Drum and bass is the style characterized by the breakbeat, at first these were sped up hip-hop beats, this sound was pioneered by the likes of DJ Hype and others. Soon DJs and artists were creating more complicated breakbeats and the jungle scene was born. The style passed through phases of ragga - i.e. M-Beat Feat General Levy - Incredible and hip-hop i.e. Ganja Kru - Super Sharp Shooter - before emerging as a style in its own right. The drum and bass scene now in the UK is growing and developing all the time. The house music masses have been served up undiluted drum and bass from Grooverider and LTJ Bukem in the Cream Courtyard, Liverpool, UK. Drum and bass can not only be the music of outdoor events but the refined rollers for UK clubland.
D&B has developed into many new sub-genres, all with a very different style and audience.
Ambient jungle - Drum and bass tracks with an atmospheric feel/mood/style to them. Some have long intros or ambient breaks. The most popular example is LTJ Bukem's "Horizons."
Artcore/Intelligent - These were the tracks that were initially written in a backlash against the big ragga jungle scene. The term was used most famously for the series of React Compilations, which have included mixes by Kemistry (R.I.P) + Storm. This was and still is a favourite style for Good Looking Records - a label that was initially ignored as it did not base its music on the dance floor. However, good looking soon released the Logical Progression sessions by the legendary LTJ Bukem, which quickly became big hits, and still remain to be endless classics.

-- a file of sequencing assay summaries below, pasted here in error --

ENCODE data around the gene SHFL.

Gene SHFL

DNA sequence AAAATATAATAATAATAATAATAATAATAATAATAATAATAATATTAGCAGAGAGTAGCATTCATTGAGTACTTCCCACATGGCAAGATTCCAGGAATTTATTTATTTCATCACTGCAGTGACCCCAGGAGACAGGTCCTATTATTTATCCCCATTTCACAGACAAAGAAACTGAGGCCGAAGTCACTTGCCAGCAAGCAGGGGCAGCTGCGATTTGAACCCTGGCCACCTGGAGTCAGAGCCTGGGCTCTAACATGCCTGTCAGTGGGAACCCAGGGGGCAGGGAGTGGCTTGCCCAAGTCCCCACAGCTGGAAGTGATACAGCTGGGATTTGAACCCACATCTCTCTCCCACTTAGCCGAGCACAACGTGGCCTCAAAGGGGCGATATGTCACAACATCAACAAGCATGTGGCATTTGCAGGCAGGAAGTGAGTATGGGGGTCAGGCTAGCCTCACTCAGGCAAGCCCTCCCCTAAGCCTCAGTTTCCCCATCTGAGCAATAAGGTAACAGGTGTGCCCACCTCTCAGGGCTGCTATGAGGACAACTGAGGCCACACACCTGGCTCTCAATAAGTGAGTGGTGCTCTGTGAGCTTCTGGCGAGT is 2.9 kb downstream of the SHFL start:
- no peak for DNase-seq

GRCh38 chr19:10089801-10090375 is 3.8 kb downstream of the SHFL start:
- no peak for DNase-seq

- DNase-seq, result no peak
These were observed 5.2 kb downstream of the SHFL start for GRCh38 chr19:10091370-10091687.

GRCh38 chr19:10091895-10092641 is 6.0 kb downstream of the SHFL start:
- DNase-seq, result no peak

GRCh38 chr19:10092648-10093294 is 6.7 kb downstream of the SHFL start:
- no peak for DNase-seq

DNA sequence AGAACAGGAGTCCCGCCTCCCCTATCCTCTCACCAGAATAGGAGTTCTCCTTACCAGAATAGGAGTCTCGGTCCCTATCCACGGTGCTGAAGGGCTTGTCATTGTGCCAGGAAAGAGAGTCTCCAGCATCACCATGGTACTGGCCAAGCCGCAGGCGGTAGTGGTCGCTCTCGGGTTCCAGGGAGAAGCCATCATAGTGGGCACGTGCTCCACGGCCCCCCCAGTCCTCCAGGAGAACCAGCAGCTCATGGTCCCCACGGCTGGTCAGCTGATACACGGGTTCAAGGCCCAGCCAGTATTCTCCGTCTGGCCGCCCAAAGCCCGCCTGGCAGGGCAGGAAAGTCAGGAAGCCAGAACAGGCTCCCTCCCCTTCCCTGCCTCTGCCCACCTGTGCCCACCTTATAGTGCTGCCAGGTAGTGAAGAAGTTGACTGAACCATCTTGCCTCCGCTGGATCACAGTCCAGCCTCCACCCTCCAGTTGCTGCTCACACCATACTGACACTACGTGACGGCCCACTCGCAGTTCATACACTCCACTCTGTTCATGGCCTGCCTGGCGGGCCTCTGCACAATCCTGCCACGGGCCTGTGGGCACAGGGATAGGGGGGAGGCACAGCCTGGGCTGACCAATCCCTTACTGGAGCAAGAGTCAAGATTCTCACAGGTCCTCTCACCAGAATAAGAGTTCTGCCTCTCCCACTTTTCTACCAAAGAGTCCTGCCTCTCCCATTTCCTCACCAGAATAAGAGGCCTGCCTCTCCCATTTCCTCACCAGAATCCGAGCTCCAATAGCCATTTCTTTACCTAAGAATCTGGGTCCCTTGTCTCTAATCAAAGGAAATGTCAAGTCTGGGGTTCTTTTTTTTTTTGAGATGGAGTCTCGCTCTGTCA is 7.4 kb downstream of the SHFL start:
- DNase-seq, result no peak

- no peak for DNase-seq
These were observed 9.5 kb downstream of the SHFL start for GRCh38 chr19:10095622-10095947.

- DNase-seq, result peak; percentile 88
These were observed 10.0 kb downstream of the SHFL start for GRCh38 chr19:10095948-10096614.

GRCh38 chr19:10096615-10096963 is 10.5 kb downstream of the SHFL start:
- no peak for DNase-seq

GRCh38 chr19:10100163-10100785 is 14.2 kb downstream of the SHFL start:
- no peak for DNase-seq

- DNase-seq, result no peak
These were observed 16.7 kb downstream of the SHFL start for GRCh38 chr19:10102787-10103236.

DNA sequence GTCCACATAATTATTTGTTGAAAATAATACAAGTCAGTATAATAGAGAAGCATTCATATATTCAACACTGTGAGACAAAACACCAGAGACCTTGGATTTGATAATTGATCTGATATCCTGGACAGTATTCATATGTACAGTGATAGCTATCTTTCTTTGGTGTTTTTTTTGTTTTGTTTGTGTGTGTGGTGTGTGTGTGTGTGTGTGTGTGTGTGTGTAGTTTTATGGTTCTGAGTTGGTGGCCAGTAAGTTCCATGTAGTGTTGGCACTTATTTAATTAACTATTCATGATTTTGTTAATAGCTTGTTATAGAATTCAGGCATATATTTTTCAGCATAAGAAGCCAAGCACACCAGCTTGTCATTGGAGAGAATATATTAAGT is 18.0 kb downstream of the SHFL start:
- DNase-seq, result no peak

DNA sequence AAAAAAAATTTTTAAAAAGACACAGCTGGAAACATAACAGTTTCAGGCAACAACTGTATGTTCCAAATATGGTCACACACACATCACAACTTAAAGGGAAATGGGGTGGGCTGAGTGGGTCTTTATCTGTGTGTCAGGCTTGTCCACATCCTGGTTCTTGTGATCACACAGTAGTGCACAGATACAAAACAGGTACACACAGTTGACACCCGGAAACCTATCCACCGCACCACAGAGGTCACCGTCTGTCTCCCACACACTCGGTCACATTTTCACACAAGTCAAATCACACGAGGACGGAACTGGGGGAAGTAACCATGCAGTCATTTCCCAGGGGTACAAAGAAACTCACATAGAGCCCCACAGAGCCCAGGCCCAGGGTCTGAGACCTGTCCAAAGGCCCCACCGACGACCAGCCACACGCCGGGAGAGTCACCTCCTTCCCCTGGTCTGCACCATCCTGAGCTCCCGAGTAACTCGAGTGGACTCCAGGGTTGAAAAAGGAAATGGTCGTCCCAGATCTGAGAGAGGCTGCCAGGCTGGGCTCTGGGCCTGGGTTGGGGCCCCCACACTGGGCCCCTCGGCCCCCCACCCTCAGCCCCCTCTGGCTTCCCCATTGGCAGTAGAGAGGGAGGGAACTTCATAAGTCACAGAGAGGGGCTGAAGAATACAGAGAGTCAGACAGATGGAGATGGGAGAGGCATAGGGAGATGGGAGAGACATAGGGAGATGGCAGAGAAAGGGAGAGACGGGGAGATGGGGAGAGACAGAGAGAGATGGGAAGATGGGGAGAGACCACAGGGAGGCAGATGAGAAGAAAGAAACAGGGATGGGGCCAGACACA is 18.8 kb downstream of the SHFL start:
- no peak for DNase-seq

Darkside - The exact opposite to the optimistic and catchy hardcore anthems. Darkside takes in samples from horror movies, deep, dark basslines and screams. It has undergone some serious developments but an ever-present style throughout drum and bass history. Still popular with today’s producers i.e. Dillinja – Acid Track. It is not so much characterised by the samples now but more by the general sound and feel of the beats and synths.
Happy hardcore - This is what remains of the original hardcore style; after jungle split off in 1991/92 some DJs and ravers remained loyal to the manic pianos, cartoon samples and sped-up vocals. The music self-destructed to some extent by becoming stagnated and too repetitive; as a result it would appear to be fading fast in the UK but still retains a large following in other countries.
Hardstep & Jazzstep - A term borne out of Grooverider's seminal 1995 LP - "Hardstep Selection." Usually brings simple tracks with deep grinding basslines and minimal or simple breakbeats. Jazzstep: Another sub-genre for those artists who took in jazz influences for their productions. Originated with Alex Reece but more recently publicised by Bristol's Roni Size & Reprazent and 4 Hero. The style is still going strong.
Jump-up - One of the most popular Drum & Bass styles due to its danceability - Definately the style for the dance floor, with big, bad drums and strong basslines. Often utilise vocal samples so once you hear some tracks you never forget them. Most at home in a club or event and guaranteed to get people moving (even if it’s only head-nodding). A common style in Valve recordings by artists such as Dillinja or Lemon D
Ragga-Jungle - The style of the originators. Many of the early jungle tunes took in ragga influences - spawned one of jungle's greatest chart successes: M-Beat feat. General Levy's Incredible and Shy FX's Original Nuttah. The influence has died right down with the Tribe of Issachar's Tribal Natty being a lone example of recent years.
LTJ Bukem - Horizons (Ambient jungle)
Dillinja - Acid Track (Darkside)
The Prodigy - Out Of Space (Happy-hardcore)
Roni Size - It's A Jazz Thing (Hardstep & Jazzstep)
John B - Up All Night(Jump-up)
Shy FX & UK Apache - Original Nuttah (Ragga-Jungle)
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